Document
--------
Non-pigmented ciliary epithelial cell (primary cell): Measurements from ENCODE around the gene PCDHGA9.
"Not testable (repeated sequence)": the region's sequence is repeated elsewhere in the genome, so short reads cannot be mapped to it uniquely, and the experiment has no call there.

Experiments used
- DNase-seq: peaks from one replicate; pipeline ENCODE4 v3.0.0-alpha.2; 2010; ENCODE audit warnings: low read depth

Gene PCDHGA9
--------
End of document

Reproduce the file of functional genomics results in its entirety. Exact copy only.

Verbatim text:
Non-pigmented ciliary epithelial cell (primary cell): Measurements from ENCODE around the gene PCDHGA9.
"Not testable (repeated sequence)": the region's sequence is repeated elsewhere in the genome, so short reads cannot be mapped to it uniquely, and the experiment has no call there.

Experiments used
- DNase-seq: peaks from one replicate; pipeline ENCODE4 v3.0.0-alpha.2; 2010; ENCODE audit warnings: low read depth

Gene PCDHGA9